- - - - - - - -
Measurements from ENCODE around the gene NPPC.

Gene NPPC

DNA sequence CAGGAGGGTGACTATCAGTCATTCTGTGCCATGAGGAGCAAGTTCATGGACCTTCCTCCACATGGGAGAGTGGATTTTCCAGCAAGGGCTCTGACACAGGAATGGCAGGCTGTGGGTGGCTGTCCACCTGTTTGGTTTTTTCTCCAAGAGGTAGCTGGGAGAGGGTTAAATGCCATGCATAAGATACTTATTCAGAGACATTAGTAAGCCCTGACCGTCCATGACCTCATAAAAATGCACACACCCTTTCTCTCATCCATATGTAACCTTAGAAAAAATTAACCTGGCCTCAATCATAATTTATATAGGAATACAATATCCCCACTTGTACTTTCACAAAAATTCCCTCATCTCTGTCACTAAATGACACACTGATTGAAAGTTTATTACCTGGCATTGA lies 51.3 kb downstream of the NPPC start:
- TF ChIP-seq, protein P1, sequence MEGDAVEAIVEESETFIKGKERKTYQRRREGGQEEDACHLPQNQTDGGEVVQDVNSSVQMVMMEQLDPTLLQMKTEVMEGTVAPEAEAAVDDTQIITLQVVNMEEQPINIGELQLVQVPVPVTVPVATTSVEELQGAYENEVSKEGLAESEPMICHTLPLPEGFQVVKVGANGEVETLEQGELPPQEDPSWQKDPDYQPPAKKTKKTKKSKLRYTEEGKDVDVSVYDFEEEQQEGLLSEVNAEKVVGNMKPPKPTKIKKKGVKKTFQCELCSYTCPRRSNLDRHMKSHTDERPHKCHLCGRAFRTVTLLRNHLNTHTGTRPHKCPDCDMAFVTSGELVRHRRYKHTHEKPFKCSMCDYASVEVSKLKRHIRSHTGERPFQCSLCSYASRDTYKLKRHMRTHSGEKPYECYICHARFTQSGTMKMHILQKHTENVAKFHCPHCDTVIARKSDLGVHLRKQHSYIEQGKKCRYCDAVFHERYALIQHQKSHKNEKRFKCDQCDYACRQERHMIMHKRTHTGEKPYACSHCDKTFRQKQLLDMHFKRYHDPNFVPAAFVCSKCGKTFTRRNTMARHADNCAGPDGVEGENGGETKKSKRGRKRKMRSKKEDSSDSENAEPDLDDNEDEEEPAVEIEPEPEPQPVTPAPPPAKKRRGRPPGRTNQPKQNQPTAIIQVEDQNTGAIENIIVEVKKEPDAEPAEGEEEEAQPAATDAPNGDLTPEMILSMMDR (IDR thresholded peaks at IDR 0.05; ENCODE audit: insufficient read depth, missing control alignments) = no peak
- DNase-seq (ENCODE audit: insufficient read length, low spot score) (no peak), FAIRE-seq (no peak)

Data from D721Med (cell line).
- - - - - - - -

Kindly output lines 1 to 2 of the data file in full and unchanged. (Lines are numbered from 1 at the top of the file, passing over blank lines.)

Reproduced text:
Measurements from ENCODE around the gene NPPC.

Gene NPPC